Dr. Graves came to his current positions from the University of North Carolina at Chapel Hill’s Institute for Academic Technology. Graves has been on the UNC Faculty since 1967 (with a Ph.D. in Mathematics from Indiana University). He is on leave today after serving as senior information technology officer for eight years, founding the IAT, and also serving in a variety of other academic administrative positions.

Dr. Graves is a member of the Board of Directors of EDUCAUSE. He chairs the planning committee for EDUCAUSE’s National Learning Infrastructure Initiative and also serves on the steering committees for the Instructional Management Systems Cooperative and the ARL/EDUCAUSE Coalition for Networked Information. He served on the steering committee for the Internet2 Project to help initiate the project and organize the University Corporation for Advanced Internet Development to carry forward the Internet2 agenda and subsequent efforts to advance the Internet to meet higher education’s needs.

Dr. Graves has served in a consulting capacity for many institutions as they chart a role for information technology services in shaping their future. He is an accomplished public speaker on that theme and has delivered over 400 invited presentations on campuses and at conferences during the past 15 years. Dr. Graves has published over 50 articles on all aspects of information technology in higher education. He is a frequent contributor to CAUSE/EFFECT and the Educom Review. Some representative, recent papers are listed below in reverse chronological order:

  1. “William Graves on the Emerging Knowledge Economy” an interview in Educom Review, Vol. 33 No. 6 (Nov./Dec. 1998), 32-38
  2. “Developing and Using Technology as a Strategic Asset.” In Dancing with the Devil: Information Technology and the New Competition in Higher Education, Richard Katz and Associates, Jossey-Bass, San Francisco, 1998.$file/CAUSE-chapter.rtf
  3. “Institutional or Random Acts of Progress?” Information Technology in Postsecondary Education, Vol. 1 No. 21 (Nov. 3, 1998), 6$file/ITPE+article.doc
  4. “The Internet in the Class or the Class on the Internet?” Community College Week, The Internet & Education, Fall 1998, 5$file/CCWeekly-9-98-b.doc
  5. “Learning as an Expedition, Technology as a Unifying Tool.” Syllabus, August 1998.$file/Expedition.html”
  6. “All Packets Should Not Be Created Equal: The Internet2 Project.” D-Lib Magazine, April, 1998.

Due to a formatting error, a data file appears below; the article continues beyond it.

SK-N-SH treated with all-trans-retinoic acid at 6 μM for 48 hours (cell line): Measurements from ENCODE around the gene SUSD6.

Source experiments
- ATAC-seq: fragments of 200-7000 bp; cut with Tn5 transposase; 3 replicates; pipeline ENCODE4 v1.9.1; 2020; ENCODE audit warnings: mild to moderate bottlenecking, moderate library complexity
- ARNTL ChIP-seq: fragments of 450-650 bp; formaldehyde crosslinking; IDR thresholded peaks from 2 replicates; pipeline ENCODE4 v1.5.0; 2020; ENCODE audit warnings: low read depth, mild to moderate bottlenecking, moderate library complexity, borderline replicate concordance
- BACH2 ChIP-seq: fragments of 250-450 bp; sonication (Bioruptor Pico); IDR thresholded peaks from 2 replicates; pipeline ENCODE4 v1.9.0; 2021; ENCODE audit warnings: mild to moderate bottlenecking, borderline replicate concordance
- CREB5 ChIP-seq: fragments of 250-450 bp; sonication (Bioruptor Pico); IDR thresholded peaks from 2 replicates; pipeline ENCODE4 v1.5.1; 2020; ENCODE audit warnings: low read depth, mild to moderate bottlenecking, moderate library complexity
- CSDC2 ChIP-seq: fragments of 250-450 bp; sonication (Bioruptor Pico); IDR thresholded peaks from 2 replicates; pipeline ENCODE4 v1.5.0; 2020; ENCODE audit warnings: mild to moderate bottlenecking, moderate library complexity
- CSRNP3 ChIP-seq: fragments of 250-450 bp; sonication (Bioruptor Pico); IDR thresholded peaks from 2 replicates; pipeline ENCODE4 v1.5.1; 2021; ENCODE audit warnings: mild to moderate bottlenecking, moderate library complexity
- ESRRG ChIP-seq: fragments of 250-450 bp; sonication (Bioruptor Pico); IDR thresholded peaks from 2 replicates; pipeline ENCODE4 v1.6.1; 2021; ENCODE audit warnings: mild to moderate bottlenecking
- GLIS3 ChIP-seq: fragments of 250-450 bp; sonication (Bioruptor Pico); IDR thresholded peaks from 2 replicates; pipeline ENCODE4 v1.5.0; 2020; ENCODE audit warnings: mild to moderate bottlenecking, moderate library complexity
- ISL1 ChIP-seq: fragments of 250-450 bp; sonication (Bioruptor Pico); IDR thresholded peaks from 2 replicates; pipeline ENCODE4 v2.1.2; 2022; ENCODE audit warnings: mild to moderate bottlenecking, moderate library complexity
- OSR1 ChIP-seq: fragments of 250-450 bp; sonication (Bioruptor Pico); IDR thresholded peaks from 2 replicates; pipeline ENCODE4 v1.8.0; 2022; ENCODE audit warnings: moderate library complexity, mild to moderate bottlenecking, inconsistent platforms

7. “Adapting to the Emergence of Educational Micro Markets.” Educom Review 32, no. 5 (September/October 1997): 26-30.$file/graves11.html
  8. “‘A Framework for Universal Intranet Access.” CAUSE/EFFECT 20, no. 2 (Summer 1997): 48-52.
  9. “‘Free Trade’ in Higher Education: The Meta University.” Journal of Asynchronous Learning Networks 1, no. 1 (March 1997).
  10. “Why Higher Education Needs an Advanced Internet.” Computer 29, no. 11 (November 1996): 93-95.
  11. “A Strategy for I/T Investments.” In The Future Compatible Campus, edited by D. G. Oblinger and S. C. Rush. Bolton, MA: Anker Publishing Company, 1998, 26-35.
  12. “Infusing Information Technology into the Academic Process.” (With Robert G. Henshaw, John L. Oberlin, and Anne S. Parker.) In Planning and Management for a Changing Environment: A Handbook on Redesigning Postsecondary Institutions, ed. Peterson, M. W., Dill, D. D., and Mets, L. A., San Francisco, 1997: Jossey-Bass, 432-452.
  13. “Can Higher Ed Jump the Curve?” CAUSE/EFFECT 19, no. 3 (Fall 1996): 46-47.
  14. “Why We Need Internet II.” EDUCOM Review 31, no. 5 (September/October 1996): 28-31.
  15. “Higher Education and the NII – From Vision to Reality. Track B: Networked Applications.” In “Higher Education and the NII – From Vision to Reality” Monterey Conference Proceedings (Monterey, September 1995). Washington: EDUCOM, 1996.$file/graves9.html
  16. “A Higher Education Perspective on Network Applications.” In “Higher Education and the NII – From Vision to Reality” Monterey Conference Proceedings (Monterey, September 1995). Washington: EDUCOM, 1996.$file/graves10.html
  17. “Development of an Electronic Information Policy Framework” (with Carol G. Jenkins and Anne. S. Parker). CAUSE/EFFECT 18, no. 2 (Summer 1995): 15-23.
  18. “Dark Leadership.” On the Horizon 3, no. 4 (April/May 1995): 7-8.
  19. “A Question for the Future CEO: Campus of the Future or Future of the Campus?” EDUTECH Report10, no. 12 (March 1995): 1, 4-5.$file/graves8.txt$file/graves5.txt
  20. “The Textbook Approach to Winning a Student Technology Fee.” CAUSE/EFFECT 17, no. 4 (Winter 1994): 52-54.
  21. “Towards a Distributed Learning Infrastructure.” In The Canadian Multimedia Conference Proceedings (Calgary, 1994), edited by L. Katz, M. Mayo and B. Richardson, 157-9. Calgary: University of Calgary, 1994.$file/graves3.txt
  22. “Toward a National Learning Infrastructure.” EDUCOM Review 29, no. 2 (March/April 1994): 32-37.
  23. “The Learning Society.” EDUCOM Review 29, no. 1 (January/February 1994): 8-9.
  24. “Educational Ecosystem of Information and Computation: Medium and Message.” EDUCOM Review 28, no. 5 (September/October 1993): 9-12.$file/graves4.txt